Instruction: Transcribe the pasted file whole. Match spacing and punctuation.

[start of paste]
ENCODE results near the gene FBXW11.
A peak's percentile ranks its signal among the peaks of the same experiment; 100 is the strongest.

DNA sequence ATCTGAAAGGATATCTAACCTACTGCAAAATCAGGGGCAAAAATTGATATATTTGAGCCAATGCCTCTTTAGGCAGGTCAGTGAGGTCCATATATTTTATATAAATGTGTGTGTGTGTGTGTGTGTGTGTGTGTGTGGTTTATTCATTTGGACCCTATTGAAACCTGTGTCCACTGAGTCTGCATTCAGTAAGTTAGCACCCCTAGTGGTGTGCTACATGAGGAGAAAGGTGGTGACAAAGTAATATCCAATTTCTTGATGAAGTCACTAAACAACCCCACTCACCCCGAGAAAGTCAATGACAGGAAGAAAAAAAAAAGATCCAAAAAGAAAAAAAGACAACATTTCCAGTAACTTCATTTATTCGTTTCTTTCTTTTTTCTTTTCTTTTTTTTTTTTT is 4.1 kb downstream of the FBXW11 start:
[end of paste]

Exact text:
ENCODE results near the gene FBXW11.
A peak's percentile ranks its signal among the peaks of the same experiment; 100 is the strongest.

DNA sequence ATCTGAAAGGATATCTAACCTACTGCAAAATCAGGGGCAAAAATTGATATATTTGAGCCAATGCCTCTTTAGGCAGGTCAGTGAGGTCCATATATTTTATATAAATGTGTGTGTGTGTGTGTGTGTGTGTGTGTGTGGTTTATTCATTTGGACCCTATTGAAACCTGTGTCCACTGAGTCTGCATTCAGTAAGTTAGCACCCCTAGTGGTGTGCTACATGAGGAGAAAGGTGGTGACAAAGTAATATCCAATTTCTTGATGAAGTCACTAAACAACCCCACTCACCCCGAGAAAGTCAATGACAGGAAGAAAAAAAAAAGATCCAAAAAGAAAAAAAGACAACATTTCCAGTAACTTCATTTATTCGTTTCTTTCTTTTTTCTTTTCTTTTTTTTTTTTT is 4.1 kb downstream of the FBXW11 start: